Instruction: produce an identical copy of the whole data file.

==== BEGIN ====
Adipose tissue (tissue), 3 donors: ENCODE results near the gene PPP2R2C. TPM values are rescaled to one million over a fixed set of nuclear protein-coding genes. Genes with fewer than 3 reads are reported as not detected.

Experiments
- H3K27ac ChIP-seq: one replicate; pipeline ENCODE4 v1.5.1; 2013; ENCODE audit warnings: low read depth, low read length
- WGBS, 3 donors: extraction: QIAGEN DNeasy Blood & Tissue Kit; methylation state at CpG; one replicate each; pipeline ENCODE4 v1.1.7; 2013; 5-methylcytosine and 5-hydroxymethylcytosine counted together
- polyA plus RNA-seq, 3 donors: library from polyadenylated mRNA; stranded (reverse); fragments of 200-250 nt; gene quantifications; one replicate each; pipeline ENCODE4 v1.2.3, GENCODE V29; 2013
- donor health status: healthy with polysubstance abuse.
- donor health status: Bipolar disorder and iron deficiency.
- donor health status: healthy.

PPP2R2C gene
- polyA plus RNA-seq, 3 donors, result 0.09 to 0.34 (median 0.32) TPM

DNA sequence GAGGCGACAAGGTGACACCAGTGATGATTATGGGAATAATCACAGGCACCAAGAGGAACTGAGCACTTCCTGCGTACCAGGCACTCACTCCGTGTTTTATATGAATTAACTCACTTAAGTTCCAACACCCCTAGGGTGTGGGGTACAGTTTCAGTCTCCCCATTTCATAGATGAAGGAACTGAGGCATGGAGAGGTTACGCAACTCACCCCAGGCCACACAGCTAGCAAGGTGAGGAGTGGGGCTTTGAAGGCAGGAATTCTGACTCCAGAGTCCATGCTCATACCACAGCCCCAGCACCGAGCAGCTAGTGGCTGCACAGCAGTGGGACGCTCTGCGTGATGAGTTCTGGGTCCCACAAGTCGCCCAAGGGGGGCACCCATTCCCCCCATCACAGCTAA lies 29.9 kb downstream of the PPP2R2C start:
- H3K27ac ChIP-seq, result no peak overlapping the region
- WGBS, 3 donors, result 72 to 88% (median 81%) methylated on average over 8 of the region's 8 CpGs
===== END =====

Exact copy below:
Adipose tissue (tissue), 3 donors: ENCODE results near the gene PPP2R2C. TPM values are rescaled to one million over a fixed set of nuclear protein-coding genes. Genes with fewer than 3 reads are reported as not detected.

Experiments
- H3K27ac ChIP-seq: one replicate; pipeline ENCODE4 v1.5.1; 2013; ENCODE audit warnings: low read depth, low read length
- WGBS, 3 donors: extraction: QIAGEN DNeasy Blood & Tissue Kit; methylation state at CpG; one replicate each; pipeline ENCODE4 v1.1.7; 2013; 5-methylcytosine and 5-hydroxymethylcytosine counted together
- polyA plus RNA-seq, 3 donors: library from polyadenylated mRNA; stranded (reverse); fragments of 200-250 nt; gene quantifications; one replicate each; pipeline ENCODE4 v1.2.3, GENCODE V29; 2013
- donor health status: healthy with polysubstance abuse.
- donor health status: Bipolar disorder and iron deficiency.
- donor health status: healthy.

PPP2R2C gene
- polyA plus RNA-seq, 3 donors, result 0.09 to 0.34 (median 0.32) TPM

DNA sequence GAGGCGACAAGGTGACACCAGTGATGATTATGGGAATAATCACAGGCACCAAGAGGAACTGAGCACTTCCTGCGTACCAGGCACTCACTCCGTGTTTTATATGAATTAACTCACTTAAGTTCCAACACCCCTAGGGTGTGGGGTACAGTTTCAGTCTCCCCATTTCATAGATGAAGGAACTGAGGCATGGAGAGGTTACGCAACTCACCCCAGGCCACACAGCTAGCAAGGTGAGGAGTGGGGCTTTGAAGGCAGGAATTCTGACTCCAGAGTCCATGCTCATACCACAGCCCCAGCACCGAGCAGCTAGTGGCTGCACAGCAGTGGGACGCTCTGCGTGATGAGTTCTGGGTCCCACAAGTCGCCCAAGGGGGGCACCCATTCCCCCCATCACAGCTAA lies 29.9 kb downstream of the PPP2R2C start:
- H3K27ac ChIP-seq, result no peak overlapping the region
- WGBS, 3 donors, result 72 to 88% (median 81%) methylated on average over 8 of the region's 8 CpGs